It is just as well because when I defend government, it shouldn’t be because I am getting some kickbacks somewhere. I wouldn’t want to be influenced by money. No politician has ever given me any position neither have I direct benefitted from any one politician. Not even Ntate Thabane himself. That is why I have a clear conscience. I can defend whoever I want to and criticise who I choose to, depending on the circumstances.

PE: While at it, let us talk about your stance to defend Ntate Thabane and the First Lady against attacks from politicians and the public, following allegations linking them to the murder of the late First Lady Lipolelo Thabane. Are you still adamant that they are being treated unfairly?

ML: I am not even saying that leaders do not have weaknesses. But now more than ever before I stand with Ntate Thabane. When ‘M’e Lipolelo died it was a shock to everyone, especially given the fact that it was just two days before Ntate Thabane’s inauguration.

The first question was, does ‘M’e Lipolelo’s death serve as reason enough to halt the inauguration? What would stopping it mean, considering we had just emerged from the clutches of the worst government ever? We had been praying constantly to God to rescue us from such a government. Nothing could take us back there.

There were many questions, I can tell you! Could it be a ploy by the previous government to sabotage Thabane’s inauguration? Could it be a murder plot from within, by people who wanted to enter the new government without her? Those were the questions that went through our minds. The police did conduct investigations and called in people, including the First Lady to assist.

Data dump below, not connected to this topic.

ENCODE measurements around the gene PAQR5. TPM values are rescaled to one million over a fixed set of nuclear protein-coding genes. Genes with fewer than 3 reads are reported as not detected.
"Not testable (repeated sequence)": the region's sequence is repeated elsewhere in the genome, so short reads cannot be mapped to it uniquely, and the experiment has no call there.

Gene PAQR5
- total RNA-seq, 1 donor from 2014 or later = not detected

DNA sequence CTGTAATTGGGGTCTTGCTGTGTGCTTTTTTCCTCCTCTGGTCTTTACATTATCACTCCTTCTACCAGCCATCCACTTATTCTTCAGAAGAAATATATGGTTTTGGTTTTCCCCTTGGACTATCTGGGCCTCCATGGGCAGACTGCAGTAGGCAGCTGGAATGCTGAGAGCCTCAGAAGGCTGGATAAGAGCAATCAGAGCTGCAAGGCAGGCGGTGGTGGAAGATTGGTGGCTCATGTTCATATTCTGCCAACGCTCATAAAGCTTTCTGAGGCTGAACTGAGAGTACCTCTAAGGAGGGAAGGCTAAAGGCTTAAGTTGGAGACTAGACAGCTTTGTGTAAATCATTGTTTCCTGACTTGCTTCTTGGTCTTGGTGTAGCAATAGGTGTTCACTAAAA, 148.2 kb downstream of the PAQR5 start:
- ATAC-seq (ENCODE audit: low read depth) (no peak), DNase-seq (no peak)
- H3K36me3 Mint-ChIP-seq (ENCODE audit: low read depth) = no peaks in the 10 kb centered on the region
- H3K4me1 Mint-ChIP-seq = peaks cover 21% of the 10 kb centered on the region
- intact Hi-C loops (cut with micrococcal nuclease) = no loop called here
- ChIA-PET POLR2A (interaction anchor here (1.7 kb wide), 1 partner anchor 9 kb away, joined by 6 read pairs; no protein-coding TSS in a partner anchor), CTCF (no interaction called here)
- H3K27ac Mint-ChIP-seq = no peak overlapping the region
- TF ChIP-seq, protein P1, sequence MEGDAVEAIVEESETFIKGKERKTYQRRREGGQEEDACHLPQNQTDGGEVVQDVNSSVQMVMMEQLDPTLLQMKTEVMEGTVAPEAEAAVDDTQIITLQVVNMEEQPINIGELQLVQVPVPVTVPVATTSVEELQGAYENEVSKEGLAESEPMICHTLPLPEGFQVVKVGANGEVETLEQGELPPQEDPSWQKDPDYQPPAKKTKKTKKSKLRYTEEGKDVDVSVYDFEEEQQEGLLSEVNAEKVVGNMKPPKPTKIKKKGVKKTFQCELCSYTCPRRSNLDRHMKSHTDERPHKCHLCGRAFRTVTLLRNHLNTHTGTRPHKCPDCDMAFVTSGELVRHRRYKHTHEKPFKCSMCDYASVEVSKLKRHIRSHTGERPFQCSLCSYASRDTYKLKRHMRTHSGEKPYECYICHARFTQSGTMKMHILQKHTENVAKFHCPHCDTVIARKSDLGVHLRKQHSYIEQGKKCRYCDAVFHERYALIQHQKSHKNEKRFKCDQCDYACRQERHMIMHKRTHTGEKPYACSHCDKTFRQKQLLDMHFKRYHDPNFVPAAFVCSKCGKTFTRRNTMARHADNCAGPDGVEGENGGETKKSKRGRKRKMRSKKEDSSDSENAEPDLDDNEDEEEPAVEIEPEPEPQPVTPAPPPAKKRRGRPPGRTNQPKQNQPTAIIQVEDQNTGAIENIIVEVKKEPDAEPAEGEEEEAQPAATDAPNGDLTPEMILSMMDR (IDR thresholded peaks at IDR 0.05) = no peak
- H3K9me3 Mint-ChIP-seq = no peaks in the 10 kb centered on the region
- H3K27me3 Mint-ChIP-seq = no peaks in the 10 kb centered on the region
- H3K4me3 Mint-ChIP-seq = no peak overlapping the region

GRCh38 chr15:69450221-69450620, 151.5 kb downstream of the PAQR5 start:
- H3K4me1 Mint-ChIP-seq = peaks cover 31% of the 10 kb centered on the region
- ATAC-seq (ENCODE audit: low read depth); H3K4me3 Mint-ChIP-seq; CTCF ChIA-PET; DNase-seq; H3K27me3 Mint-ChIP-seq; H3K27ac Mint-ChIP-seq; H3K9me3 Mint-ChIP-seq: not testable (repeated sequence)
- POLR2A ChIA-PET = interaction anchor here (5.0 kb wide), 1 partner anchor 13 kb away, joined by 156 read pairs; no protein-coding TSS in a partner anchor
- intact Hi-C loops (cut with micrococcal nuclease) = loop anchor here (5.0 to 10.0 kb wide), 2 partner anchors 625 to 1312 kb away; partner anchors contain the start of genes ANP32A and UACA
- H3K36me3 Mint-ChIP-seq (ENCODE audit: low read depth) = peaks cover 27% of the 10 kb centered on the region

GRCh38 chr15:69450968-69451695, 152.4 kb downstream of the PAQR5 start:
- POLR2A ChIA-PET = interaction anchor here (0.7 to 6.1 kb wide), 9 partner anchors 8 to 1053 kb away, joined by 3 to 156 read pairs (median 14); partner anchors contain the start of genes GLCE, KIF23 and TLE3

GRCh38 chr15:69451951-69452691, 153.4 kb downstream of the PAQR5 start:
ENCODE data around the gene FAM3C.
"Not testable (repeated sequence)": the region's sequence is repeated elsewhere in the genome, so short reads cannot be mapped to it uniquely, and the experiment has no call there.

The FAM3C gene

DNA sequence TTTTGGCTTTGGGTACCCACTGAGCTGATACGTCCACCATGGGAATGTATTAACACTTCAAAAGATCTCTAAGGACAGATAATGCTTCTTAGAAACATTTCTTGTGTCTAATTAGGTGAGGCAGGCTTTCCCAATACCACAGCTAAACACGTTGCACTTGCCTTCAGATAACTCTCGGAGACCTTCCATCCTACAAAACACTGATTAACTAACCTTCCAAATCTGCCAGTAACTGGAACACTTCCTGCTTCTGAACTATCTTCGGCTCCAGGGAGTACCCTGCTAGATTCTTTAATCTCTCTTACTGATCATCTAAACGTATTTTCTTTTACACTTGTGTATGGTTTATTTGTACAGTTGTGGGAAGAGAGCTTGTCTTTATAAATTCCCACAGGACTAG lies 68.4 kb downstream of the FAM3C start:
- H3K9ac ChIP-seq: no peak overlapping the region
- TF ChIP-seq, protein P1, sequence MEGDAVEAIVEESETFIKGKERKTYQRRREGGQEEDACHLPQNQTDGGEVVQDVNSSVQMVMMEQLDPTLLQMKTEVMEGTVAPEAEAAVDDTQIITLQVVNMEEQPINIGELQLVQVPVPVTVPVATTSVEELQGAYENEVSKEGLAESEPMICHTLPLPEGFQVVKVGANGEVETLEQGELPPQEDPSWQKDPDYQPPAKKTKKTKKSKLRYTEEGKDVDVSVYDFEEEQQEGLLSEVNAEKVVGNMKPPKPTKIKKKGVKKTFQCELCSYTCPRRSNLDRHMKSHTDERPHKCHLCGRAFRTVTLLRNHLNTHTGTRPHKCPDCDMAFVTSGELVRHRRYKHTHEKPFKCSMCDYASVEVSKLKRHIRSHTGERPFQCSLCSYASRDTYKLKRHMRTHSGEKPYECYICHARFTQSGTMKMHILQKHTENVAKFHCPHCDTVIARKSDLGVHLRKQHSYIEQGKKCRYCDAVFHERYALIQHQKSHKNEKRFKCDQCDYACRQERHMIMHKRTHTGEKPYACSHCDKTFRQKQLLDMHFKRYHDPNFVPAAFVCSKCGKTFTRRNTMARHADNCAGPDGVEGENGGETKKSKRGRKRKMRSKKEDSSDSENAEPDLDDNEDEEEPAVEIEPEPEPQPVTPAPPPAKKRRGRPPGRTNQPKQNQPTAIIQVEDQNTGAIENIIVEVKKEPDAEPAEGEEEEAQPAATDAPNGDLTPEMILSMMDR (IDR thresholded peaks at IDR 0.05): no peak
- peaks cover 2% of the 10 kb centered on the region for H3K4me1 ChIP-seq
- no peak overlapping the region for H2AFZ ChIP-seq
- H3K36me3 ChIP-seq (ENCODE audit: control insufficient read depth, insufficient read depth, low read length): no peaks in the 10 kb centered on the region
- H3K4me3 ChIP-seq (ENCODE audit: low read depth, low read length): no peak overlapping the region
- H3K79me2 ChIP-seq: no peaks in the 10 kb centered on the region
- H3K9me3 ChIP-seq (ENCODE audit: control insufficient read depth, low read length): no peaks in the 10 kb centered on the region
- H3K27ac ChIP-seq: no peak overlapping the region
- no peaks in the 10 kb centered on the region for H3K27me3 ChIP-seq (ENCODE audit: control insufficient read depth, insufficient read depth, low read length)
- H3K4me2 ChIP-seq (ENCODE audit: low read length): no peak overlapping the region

But some of us were watching diligently and were lucky enough to be in close proximity to the developments, and realized in due course that the Commissioner of Police, Holomo Molibeli, had become rebellious. He was no longer submissive to civilian authority as is required. He had become insubordinate and we were eager to have him relieved of his duties.

Former acting Minister of Police, Tefo Mapesela, worried that ordinary Basotho were dying in police custody in their numbers, ordered that all police officers involved be suspended pending investigations. However, people continued to die and the commissioner did not care what the civilian authority demanded. Then, when he learnt that there were plans to lay him off, he wrote letters associating the prime minister with ‘M’e Lipolelo’s gruesome killing, either rightfully so or in retaliation.

Whichever way, the timing of the letter was so wrong. What had stopped him from taking action in the past three years? Why write a letter to the FBI when he learned that Thabane was onto him? To us politicians, Molibeli was being treasonous because no employee can stop their employer from firing them. There are decided cases in the courts law to that effect.

What made it worse was when junior police officers, acting on behalf of the Commissioner, prevented Acting Commissioner of Police Makharilele from assuming his duties. It became clear that there was more to the allegations linking Thabane and the First Lady to ‘M’e Lipolelo’s murder.

It was all wrong, from the First Lady’s attempted arrest, recall of her security, the invasion of the State House by heavily armed police in Thabane’s presence and the removal of army security at the gates. Why tamper with the State House security, which is posted there not for Thabane as a person but to protect the integrity of the office he holds? Was that still the pursuit of justice or something more?